ANSI Z308.1-2015 Standard Minimum Requirements  Workplace First Aid Kits and Supplies - Buy new ANSI Kits
ANSI Z308.1-2015 Standard Minimum Requirements Workplace First Aid Kits and Supplies - Buy new ANSI Kits

Bug Season - This one is gonna be GNARLY

Spring and Winter brought us a lot of warmer weather and moisture this year. While this is  great for curing drought conditions, it brought a lot of flooding, will cause greater wildfire conditions late Summer and early Autumn and is about to cause a boom in the bug population.

Warmer Winters mean more insects, eggs, and larvae survive to pester us in the Spring.  More moisture means food for plant-eating insects, and breeding grounds for water-breeding insects. This is great for all the benefits we get from bugs, but not so much for annoying and sometimes dangerous bites and stings.

All those stagnant pools of water should mean enough mosquitoes to keep us firmly indoors, or at least coated in DEET, as we're all still concerned about Zika and other mosquito-borne diseases...

Insect repellents can help reduce exposure to mosquitoes that may transmit disease such as West Nile virus and EEE (Eastern Equine Encephalitis). These diseases can cause serious illness and even death. Using insect repellent allows you to continue to play and work outdoors with a reduced risk of mosquito bites. The Centers for Disease Control has additional information available. and these articles are helpful, too.

~     When do you apply insect repellent?
~     Good Morning America Features Natrapel
~     General Care of Bites and Stings
~     Ben’s Outdoor – with DEET
~     Mosquito Control: You Have Options
~     What is “Continuous Spray”?
~     After Bite Sting Relief Products – The Buzz Behind the Bee

insectrepellents-animatedAccording to Popular Science, more adult mosquitoes live through a warm winter, and more of their larvae survive as well. And since mosquitoes breed in standing water, a wet spring gives them plenty of romantic enclaves to keep the population boom going. Moreover, warm weather speeds up a mosquito’s reproductive lifecycle—she can lay more eggs and have them hatch more quickly. If this is making you itchy, it should.

The National Pest Management Association recently released its "bug barometer", and the predictions are lousy. This spring and summer, most of the continental United States (apart from the Pacific Northwest) will experience an uptick in insect numbers. In most regions, mosquitoes and ticks will emerge earlier and in greater numbers than usual. The southwest doesn’t have to deal with earlier mosquitoes, according to the barometer, but it gets to share in the nation’s bitter, buggy bounty: once the insects do emerge, they'll be more prolific than usual.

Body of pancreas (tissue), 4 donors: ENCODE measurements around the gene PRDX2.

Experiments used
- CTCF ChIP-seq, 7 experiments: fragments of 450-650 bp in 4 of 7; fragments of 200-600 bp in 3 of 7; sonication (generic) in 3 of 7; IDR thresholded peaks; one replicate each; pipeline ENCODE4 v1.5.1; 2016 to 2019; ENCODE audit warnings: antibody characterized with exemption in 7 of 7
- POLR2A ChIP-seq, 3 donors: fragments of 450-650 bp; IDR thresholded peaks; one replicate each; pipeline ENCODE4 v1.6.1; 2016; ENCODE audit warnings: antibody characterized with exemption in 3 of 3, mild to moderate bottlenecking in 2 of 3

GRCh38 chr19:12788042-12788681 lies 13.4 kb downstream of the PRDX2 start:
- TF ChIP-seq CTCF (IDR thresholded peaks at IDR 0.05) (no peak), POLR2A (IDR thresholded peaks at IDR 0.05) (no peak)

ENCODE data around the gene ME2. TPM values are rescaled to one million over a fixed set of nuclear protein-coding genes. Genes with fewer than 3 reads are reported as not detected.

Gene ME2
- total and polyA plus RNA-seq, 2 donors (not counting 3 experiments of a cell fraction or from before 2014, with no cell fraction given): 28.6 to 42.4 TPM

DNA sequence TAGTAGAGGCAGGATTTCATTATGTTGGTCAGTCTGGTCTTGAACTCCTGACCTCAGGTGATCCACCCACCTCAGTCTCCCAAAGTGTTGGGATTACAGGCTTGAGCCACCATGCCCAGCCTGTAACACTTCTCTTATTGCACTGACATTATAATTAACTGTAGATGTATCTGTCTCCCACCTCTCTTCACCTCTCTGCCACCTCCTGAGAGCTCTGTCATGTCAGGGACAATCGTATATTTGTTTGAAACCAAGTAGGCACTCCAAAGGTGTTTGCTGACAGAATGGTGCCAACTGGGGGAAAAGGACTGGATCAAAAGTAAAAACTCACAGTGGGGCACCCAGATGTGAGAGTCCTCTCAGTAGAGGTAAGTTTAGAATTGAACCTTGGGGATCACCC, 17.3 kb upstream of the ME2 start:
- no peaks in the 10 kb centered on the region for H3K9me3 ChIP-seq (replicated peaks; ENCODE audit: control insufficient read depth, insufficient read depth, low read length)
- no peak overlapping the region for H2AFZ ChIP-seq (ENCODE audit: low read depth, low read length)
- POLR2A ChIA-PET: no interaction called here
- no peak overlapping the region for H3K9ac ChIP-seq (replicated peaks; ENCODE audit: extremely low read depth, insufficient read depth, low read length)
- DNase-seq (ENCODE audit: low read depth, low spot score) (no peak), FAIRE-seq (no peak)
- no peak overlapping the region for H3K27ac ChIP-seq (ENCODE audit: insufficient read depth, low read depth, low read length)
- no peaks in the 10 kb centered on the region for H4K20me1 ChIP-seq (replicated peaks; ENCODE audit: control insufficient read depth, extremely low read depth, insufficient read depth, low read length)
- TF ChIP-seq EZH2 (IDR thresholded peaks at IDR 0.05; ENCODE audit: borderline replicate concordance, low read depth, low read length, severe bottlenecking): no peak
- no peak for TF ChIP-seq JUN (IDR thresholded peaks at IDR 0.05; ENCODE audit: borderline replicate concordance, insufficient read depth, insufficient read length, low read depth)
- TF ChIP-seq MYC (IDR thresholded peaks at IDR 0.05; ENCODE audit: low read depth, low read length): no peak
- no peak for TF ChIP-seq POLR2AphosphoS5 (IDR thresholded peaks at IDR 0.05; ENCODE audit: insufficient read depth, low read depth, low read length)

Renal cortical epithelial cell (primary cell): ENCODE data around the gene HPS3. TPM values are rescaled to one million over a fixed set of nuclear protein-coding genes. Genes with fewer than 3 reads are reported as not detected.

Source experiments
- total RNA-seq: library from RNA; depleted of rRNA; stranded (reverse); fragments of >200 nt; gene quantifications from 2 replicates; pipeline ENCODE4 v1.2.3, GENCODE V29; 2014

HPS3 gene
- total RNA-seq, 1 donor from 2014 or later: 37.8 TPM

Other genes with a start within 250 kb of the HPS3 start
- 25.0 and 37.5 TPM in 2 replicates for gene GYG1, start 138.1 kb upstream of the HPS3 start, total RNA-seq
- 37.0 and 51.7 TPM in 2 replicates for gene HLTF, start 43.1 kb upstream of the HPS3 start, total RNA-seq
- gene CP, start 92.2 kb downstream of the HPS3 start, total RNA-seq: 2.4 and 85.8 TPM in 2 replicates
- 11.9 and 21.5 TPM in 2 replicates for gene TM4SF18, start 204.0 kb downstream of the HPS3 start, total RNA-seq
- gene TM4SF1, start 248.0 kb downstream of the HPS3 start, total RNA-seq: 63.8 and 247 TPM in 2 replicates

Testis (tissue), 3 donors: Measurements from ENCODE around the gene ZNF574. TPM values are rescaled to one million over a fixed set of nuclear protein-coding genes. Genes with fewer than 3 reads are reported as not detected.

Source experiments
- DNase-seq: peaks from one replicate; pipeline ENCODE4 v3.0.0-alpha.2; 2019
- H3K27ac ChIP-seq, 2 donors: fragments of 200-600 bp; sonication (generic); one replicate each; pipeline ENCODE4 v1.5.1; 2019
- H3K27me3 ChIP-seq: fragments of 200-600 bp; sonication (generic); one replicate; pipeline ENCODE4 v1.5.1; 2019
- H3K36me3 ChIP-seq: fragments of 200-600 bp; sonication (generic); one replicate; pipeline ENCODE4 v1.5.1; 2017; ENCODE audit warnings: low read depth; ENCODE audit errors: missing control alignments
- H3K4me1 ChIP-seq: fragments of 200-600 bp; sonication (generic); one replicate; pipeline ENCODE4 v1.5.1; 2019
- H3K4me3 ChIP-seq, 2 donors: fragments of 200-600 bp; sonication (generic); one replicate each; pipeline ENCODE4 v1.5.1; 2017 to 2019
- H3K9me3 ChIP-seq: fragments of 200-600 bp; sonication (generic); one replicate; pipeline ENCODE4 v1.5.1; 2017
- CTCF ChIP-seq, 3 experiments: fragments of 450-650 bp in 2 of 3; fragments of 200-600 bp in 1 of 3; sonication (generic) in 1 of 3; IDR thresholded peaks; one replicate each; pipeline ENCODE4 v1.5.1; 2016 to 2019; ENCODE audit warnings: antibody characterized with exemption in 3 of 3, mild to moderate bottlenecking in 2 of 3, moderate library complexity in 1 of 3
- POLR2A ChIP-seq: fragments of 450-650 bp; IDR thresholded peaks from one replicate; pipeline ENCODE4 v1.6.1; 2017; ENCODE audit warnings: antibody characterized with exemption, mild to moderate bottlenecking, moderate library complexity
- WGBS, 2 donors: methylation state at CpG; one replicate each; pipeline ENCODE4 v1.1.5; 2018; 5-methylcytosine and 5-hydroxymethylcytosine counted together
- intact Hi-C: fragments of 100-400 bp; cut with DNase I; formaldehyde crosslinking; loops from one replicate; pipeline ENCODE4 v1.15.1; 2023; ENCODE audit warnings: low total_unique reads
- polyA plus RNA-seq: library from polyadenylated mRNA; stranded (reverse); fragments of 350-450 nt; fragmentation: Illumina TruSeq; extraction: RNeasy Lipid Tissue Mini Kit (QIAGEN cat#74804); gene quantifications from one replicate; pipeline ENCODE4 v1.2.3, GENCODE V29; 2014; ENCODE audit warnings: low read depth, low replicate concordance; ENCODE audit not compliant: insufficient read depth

bug_barometer_spring_2017 2017 Spring Bug Barometer After a somewhat mild winter experienced across much of the country, Americans can collectively expect a very buggy spring and summer. See below for the official spring Bug Barometer, which details what Americans can expect in terms of pests in each region of the country based on past and current weather patterns.

Ticks, which carry Lyme disease, are also a concern in much of the northeast. The bacteria Borrelia burgdorferi, which causes Lyme disease, can harm the joints, heart, and even the nervous system if left unchecked.

Coast to Coast, Americans need to think about protection against insects. From Washington's top news warning that  bug populations are expected to be larger this spring, the warm weather is likely to bring them out sooner ("I would expect to see earlier mosquito activity than we do in the so-called normal year, so I think the biters are just around the corner, too") to the San Diego Union-Tribune advising that as a precaution, the county government’s vector-control crews are already dosing large bodies of standing water with larvicide pellets that can keep mosquito larvae from becoming droves of the blood-sucking insects - we KNOW what's gonna be buggin' you this year!

“Because of the rain we’ve had, there is an abundance of food out there. Insects are famously reproductive; they lay a ton of eggs, so if there is food available, they will get to work,” said Michael Wall, curator of entomology at the San Diego Natural History Museum.

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